For example, if you have to make repairs on the unit, consider having workers come while your tenants are at work so that you don’t disturb their peace. After all, the more a place feels like home, the longer a good tenant is likely to stay. A cooperative attitude also sets the expectation of how you want to be treated in return, which makes it more likely that your tenants will respect you and your property.

Know What Amenities Tenants Want

High-speed internet. Open floor plans. A beautiful outdoor space. It’s important to know what factors today’s tenants are looking for in a rental property, so you can try to meet market demand better.

For many tenants, especially younger generations like Gen-Z and Millennials, lifestyle quality is a major factor in whether they decide to stay or go. You may own the property, but the tenant should be able to consider it their home. There are ways you in which can help promote a more tailored atmosphere, and in doing so, it may encourage your tenants to stay longer.

Consider offering features that tenants care about most may help you attract better long-term tenants and serve as an incentive for them to renew their lease. For example, if your rental property is located near a university, then your average tenant may be looking for amenities like secure bike racks or quiet study rooms. Besides, there are other strategic upgrades like stainless steel appliances, hardwood flooring, and central air conditioning that can make a house feel like home. These upgrades can potentially be good investments if you want to attract new tenants or encourage current tenants to stay longer.

Be Proactive With Lease Renewal

It’s important to let your tenant know well in advance that you’re interested in renewing their lease with them. Planning for a new look for your house? Look no further!  MJS Construction Group  is here to help in your home builders.

  • Consider reaching out to your tenant 90 days before the lease expires to ask if they would be interested in renewing.
  • This early notice may help encourage them to start thinking about their plans early so they can give you more notice.
  • If the tenant decides to move, then at least you can get a jump on advertising your rental before they’ve officially moved out. If you get someone lined up, then you might not lose a month of rent.

There are other ways to encourage your current tenant to stay longer. You may consider forgoing a rent increase (or keep it lower-than-usual) for the upcoming year if they renew. If they seem hesitant, ask them what it would take to get them to stay. This is another reason to have a good landlord-tenant relationship. The better you communicate with a tenant, the more likely they are to open up and tell you what incentives are most meaningful to them.

They may request some home maintenance upgrades or a break on rent. See if you can negotiate a deal that makes sense for both of you. You may find that fulfilling a tenant’s request may turn out to be less of an expense for you than turning over the unit and taking a risk on a new tenant.

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Encourage A Longer Lease

Consider asking the tenant to sign a longer-term lease at a reduced rate. If they renew every six months, then extend the lease to a year. If they renew yearly, then consider extending the lease to two years at a reduced rate. While this method could mean you lose out on the profit from rent increases, it could be worth it to keep a reliable, rent-paying tenant. Make sure you calculate the differences in your rental revenue, so you know what option is financially best for you.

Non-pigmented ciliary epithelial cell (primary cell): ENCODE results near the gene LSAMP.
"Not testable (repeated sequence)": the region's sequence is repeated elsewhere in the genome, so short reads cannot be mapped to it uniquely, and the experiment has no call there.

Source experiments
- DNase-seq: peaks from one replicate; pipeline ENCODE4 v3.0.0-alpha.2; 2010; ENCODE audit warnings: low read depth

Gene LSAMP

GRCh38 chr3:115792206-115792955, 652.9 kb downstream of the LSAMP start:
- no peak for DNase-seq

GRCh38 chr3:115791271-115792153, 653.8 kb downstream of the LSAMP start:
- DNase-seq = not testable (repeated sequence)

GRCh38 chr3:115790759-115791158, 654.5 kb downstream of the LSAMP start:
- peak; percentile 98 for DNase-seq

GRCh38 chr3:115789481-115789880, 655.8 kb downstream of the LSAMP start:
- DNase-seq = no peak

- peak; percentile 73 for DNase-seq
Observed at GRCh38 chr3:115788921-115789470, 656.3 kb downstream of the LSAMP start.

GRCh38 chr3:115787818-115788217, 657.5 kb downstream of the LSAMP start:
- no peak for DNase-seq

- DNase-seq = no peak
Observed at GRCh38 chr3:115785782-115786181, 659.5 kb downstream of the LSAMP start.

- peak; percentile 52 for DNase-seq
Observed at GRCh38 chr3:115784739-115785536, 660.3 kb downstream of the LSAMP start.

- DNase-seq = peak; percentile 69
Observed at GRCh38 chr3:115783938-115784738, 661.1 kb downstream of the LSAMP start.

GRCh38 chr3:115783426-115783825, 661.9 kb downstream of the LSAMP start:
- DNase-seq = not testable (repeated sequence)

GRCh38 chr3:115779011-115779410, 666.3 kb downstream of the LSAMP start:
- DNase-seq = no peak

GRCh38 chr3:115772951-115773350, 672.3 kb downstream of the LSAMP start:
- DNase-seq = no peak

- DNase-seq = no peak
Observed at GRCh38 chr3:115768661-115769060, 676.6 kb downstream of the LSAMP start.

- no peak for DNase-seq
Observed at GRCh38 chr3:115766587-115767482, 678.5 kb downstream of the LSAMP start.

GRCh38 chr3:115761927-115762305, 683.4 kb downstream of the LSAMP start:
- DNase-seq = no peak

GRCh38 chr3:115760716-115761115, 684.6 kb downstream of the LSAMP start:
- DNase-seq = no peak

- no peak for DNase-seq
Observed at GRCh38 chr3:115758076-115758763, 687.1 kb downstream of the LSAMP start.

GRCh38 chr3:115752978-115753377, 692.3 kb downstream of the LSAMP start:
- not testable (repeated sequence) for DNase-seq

Treat Tenants Fairly

No tenant wants to feel targeted by their landlord, which is why all landlords must be familiar with and practice local and federal housing laws. So, no matter the race, religion, sexual orientation or physical ability of your tenant, you must be consistent in how you treat the people who rent from you. This also means being responsive, addressing r concerns, and avoiding charging too much for rent. Sure, you can charge whatever you want, but if you end up raising it too high on specific, protected groups of people, you could be setting yourself up for discrimination litigation.

Enforce Rules Without Going Overboard

Whether they relate to safety, pet security deposits, waterbeds, or clogged toilets, before the lease is signed, you need to put your property rules in writing. It pays to go a step further and indicate the consequences of failing to follow these rules. This helps your renter understand their responsibilities and your expectations.  

If your long-term tenant starts to break the rules or policies that you have set in place, then talk to them before taking action. You may be getting complaints from neighbours, but you’ll want to hear from your renters to get their side of the story before jumping to conclusions.

Be sure to check local and federal housing regulations, but the fair application of landlord rules normally follows a few guidelines.

  • Must promote the safety and welfare of tenants
  • Must reasonably relate to the purpose for which it’s adopted
  • Must be written enough for the tenant to understand
  • Must apply to all tenants in a fair manner (important for multi-unit properties)
  • Must not be created in order to avoid a landlord’s legal obligations

By fairly enforcing rules and having a clear policy of what happens when they are ignored, you can manage your renters’ expectations, help them feel safer, and more easily get rid of non-paying, rule-breaking tenants.

Each of the reasons above tends to stem off poor communication. If the correspondence between you as a landlord, the tenant and the real estate is frequent, quick and easy, it does make the process of renting and investing more enjoyable. To ensure you are maintaining good communication, always be prompt in replying and make sure your contact details are up to date. This way, you can ensure all jobs are kept up to date, the tenant is happy, and the property remains occupied.